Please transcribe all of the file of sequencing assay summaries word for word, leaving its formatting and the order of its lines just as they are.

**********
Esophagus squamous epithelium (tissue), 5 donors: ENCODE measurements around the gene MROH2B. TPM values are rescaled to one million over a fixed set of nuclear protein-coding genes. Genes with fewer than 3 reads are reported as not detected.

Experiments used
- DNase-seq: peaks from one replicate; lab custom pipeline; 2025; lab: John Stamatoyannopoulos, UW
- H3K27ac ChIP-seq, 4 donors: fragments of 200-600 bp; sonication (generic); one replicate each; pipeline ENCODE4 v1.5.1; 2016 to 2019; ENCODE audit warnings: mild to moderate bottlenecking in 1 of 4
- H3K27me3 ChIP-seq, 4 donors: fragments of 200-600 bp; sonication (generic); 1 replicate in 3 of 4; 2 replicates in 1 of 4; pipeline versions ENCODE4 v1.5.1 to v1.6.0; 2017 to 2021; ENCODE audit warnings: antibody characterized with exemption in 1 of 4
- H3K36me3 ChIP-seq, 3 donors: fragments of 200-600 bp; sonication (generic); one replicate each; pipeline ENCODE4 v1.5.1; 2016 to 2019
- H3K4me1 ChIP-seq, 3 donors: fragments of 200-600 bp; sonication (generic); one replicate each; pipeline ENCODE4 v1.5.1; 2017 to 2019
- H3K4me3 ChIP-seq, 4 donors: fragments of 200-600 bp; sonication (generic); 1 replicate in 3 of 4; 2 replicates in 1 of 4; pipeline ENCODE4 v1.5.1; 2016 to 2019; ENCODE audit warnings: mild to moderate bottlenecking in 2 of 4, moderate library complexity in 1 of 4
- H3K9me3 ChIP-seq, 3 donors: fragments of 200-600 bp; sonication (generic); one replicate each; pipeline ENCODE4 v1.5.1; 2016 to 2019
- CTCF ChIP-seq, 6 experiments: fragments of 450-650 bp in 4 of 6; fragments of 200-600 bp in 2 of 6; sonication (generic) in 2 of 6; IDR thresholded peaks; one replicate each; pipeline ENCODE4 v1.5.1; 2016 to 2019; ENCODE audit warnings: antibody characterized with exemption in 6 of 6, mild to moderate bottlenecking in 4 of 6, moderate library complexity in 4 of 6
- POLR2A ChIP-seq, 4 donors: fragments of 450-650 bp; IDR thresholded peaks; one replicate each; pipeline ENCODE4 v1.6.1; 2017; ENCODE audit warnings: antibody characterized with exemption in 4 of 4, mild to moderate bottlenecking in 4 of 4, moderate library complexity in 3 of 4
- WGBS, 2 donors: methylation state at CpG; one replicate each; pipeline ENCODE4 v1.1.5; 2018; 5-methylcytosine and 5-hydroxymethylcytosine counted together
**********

Esophagus squamous epithelium (tissue), 5 donors: ENCODE measurements around the gene MROH2B. TPM values are rescaled to one million over a fixed set of nuclear protein-coding genes. Genes with fewer than 3 reads are reported as not detected.

Experiments used
- DNase-seq: peaks from one replicate; lab custom pipeline; 2025; lab: John Stamatoyannopoulos, UW
- H3K27ac ChIP-seq, 4 donors: fragments of 200-600 bp; sonication (generic); one replicate each; pipeline ENCODE4 v1.5.1; 2016 to 2019; ENCODE audit warnings: mild to moderate bottlenecking in 1 of 4
- H3K27me3 ChIP-seq, 4 donors: fragments of 200-600 bp; sonication (generic); 1 replicate in 3 of 4; 2 replicates in 1 of 4; pipeline versions ENCODE4 v1.5.1 to v1.6.0; 2017 to 2021; ENCODE audit warnings: antibody characterized with exemption in 1 of 4
- H3K36me3 ChIP-seq, 3 donors: fragments of 200-600 bp; sonication (generic); one replicate each; pipeline ENCODE4 v1.5.1; 2016 to 2019
- H3K4me1 ChIP-seq, 3 donors: fragments of 200-600 bp; sonication (generic); one replicate each; pipeline ENCODE4 v1.5.1; 2017 to 2019
- H3K4me3 ChIP-seq, 4 donors: fragments of 200-600 bp; sonication (generic); 1 replicate in 3 of 4; 2 replicates in 1 of 4; pipeline ENCODE4 v1.5.1; 2016 to 2019; ENCODE audit warnings: mild to moderate bottlenecking in 2 of 4, moderate library complexity in 1 of 4
- H3K9me3 ChIP-seq, 3 donors: fragments of 200-600 bp; sonication (generic); one replicate each; pipeline ENCODE4 v1.5.1; 2016 to 2019
- CTCF ChIP-seq, 6 experiments: fragments of 450-650 bp in 4 of 6; fragments of 200-600 bp in 2 of 6; sonication (generic) in 2 of 6; IDR thresholded peaks; one replicate each; pipeline ENCODE4 v1.5.1; 2016 to 2019; ENCODE audit warnings: antibody characterized with exemption in 6 of 6, mild to moderate bottlenecking in 4 of 6, moderate library complexity in 4 of 6
- POLR2A ChIP-seq, 4 donors: fragments of 450-650 bp; IDR thresholded peaks; one replicate each; pipeline ENCODE4 v1.6.1; 2017; ENCODE audit warnings: antibody characterized with exemption in 4 of 4, mild to moderate bottlenecking in 4 of 4, moderate library complexity in 3 of 4
- WGBS, 2 donors: methylation state at CpG; one replicate each; pipeline ENCODE4 v1.1.5; 2018; 5-methylcytosine and 5-hydroxymethylcytosine counted together